CPS takes no action on death in jail

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THE Crown Prosecution Service has decided that there is insufficient evidence to prosecute anyone involved in the incident that led to the death of an asylum seeker in Pentonville jail two years ago.

Last July an inquest jury decided that Omasese Lumumba, 32, was unlawfully killed while being forcibly restrained and stripped by up to seven prison officers. But in a letter to the family lawyer this week the CPS said there was not enough evidence to afford a realistic prospect of conviction.

The decision has angered human rights groups. Deborah Coles, of Inquest, which monitors deaths in custody said: 'Omasese Lumumba sought safety and protection in the UK and died an unnatural death and yet it appears nobody is criminally responsible.'

The CPS announcement follows a report into the death by Amnesty International, the human rights group, which criticises the government's policy of locking up asylum seekers as though they are criminals. The report said the case highlighted serious deficiencies in the procedures applied to asylum seekers in the UK.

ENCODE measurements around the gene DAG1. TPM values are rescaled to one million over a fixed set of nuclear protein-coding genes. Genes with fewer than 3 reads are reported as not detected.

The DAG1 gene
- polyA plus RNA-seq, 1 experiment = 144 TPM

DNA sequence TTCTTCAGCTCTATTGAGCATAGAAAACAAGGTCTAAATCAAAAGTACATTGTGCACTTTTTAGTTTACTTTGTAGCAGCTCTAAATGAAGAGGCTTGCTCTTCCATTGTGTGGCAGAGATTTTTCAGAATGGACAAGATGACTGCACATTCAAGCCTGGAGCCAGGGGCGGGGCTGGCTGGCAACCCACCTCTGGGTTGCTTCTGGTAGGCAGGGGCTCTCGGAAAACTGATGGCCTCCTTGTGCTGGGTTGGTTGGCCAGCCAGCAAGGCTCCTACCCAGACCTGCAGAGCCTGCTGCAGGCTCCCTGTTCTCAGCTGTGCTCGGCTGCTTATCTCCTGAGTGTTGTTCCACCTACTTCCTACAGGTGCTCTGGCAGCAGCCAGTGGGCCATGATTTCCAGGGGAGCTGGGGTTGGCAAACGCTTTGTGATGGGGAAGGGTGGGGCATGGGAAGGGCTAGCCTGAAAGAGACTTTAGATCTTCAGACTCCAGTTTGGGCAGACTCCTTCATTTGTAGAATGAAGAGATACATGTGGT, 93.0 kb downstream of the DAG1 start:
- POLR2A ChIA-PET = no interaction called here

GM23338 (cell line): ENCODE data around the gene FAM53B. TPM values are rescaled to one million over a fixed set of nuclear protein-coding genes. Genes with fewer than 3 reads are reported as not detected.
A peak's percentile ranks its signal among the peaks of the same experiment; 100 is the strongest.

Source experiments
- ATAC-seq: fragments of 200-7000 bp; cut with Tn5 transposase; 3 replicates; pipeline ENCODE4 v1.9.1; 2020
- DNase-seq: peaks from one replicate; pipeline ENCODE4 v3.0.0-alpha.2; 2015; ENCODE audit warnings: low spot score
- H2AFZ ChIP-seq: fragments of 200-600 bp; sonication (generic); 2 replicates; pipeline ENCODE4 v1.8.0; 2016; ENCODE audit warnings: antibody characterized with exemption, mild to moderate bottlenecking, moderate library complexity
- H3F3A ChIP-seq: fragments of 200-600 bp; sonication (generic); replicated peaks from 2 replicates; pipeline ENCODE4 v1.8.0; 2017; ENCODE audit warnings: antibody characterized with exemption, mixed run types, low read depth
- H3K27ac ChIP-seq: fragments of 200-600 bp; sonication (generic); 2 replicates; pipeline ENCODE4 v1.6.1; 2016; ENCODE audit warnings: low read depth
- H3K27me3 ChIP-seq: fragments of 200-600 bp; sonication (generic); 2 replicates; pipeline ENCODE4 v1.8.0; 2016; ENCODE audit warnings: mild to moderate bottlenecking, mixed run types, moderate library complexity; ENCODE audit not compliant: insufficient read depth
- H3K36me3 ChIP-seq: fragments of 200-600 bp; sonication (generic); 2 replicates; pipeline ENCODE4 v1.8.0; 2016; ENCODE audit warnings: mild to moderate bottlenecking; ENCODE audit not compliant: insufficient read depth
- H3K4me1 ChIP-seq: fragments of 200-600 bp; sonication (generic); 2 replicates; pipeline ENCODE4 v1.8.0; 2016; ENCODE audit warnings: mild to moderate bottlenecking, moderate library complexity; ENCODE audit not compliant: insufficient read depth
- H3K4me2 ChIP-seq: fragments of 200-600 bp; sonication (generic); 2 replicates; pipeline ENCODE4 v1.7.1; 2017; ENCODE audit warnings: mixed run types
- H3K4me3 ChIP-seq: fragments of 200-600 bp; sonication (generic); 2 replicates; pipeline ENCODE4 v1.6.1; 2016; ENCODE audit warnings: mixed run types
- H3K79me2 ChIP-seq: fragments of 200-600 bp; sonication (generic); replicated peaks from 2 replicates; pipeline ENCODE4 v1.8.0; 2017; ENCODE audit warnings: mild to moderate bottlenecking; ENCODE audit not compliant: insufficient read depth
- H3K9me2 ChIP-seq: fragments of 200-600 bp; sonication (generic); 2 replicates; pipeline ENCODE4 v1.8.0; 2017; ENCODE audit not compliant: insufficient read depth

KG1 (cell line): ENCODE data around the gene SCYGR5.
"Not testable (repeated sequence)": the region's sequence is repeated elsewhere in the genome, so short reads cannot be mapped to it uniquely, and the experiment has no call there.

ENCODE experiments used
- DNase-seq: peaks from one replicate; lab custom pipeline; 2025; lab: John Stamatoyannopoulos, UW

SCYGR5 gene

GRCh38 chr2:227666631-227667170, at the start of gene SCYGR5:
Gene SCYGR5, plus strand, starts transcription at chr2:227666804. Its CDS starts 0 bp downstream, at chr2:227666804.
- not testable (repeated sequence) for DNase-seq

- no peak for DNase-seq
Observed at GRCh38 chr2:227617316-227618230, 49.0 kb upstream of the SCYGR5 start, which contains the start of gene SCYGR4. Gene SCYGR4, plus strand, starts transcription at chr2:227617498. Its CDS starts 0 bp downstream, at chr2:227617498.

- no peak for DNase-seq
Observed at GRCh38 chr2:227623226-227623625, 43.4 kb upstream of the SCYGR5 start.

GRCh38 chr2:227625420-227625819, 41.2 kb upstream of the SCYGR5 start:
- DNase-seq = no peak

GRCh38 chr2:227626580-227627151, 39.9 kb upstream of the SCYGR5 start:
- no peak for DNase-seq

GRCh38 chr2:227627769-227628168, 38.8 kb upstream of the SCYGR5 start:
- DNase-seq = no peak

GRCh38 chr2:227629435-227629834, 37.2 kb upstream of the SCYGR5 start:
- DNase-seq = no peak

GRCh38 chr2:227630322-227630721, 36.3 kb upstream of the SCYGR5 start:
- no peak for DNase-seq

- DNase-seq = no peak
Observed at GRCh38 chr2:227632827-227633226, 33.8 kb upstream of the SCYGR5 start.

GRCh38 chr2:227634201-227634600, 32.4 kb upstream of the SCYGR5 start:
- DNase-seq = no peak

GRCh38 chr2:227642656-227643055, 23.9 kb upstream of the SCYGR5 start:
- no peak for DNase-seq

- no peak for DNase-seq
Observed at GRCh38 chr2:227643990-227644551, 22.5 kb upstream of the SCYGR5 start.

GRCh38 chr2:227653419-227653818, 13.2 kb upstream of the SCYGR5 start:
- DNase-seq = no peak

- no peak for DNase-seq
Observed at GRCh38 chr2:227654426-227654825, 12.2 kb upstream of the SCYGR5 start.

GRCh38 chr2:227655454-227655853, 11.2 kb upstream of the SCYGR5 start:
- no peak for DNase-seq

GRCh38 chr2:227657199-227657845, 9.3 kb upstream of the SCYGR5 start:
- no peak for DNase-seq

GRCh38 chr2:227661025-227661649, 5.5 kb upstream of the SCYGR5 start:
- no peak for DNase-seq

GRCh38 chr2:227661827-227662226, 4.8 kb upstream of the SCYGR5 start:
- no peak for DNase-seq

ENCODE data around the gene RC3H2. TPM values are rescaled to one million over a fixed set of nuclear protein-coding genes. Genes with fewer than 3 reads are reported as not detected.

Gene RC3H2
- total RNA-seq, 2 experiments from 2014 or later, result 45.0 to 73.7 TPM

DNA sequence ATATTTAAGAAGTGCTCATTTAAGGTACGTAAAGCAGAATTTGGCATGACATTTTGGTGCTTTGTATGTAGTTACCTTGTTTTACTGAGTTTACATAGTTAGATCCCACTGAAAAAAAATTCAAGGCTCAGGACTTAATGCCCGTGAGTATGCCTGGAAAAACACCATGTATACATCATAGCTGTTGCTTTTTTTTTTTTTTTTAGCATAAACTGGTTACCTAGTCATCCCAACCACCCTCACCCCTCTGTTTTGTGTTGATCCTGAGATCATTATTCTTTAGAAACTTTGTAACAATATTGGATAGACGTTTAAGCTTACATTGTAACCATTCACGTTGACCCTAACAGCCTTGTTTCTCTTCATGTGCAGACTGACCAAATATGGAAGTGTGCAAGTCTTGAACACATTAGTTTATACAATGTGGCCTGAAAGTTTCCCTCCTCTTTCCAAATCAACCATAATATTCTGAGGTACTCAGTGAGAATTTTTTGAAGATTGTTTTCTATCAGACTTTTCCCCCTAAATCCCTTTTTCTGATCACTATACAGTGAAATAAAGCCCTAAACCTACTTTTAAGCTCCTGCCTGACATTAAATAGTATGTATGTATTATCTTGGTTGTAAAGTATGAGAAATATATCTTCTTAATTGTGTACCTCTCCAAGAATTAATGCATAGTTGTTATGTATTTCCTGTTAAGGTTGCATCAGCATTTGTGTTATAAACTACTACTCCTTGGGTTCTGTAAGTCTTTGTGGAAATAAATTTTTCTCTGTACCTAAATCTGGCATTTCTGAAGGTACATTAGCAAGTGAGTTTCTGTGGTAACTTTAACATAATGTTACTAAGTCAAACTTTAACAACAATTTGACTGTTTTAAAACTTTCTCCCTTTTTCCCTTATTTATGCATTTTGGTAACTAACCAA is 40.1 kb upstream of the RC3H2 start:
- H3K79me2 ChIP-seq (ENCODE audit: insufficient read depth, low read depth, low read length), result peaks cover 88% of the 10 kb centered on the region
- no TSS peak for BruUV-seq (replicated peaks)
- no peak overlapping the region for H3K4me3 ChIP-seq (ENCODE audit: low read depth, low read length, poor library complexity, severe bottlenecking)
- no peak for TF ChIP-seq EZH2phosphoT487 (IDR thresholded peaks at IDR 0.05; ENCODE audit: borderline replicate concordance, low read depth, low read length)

The CPS decision led to a demand for a full public inquiry into the circumstances surrounding the death and into government policy that allows the practice of locking up asylum seekers without any right of appeal to an independent body. Figures for October show that 383 people were held either in detention centres or jails under the Immigration Act. Like Mr Lumumba, who was fleeing from Zaire, some are held in cells for up to 23 hours a day.

In 1991, five months before Mr Lumumba's death, Amnesty said the government's asylum policy fell short of international standards. It called upon it to end the use of detention for would-be refugees other than in exceptional cases, to ensure that decisions to detain are restricted to the Home Office Asylum division (and are not made by immigration officers) and that any decision to detain is subject to a review by an independent tribunal.

'Regrettably to date, none of these recommendations have been put into practice,' the report said.

A Home Office spokesman, in response to the Amnesty report, said: 'We need to put this into perspective. At the beginning of October we had 44,000 applications for asylum of which only 383 people were detained.

'The decision to detain is based on the likelihood of them failing to report for further interviews and is reviewed regularly.'

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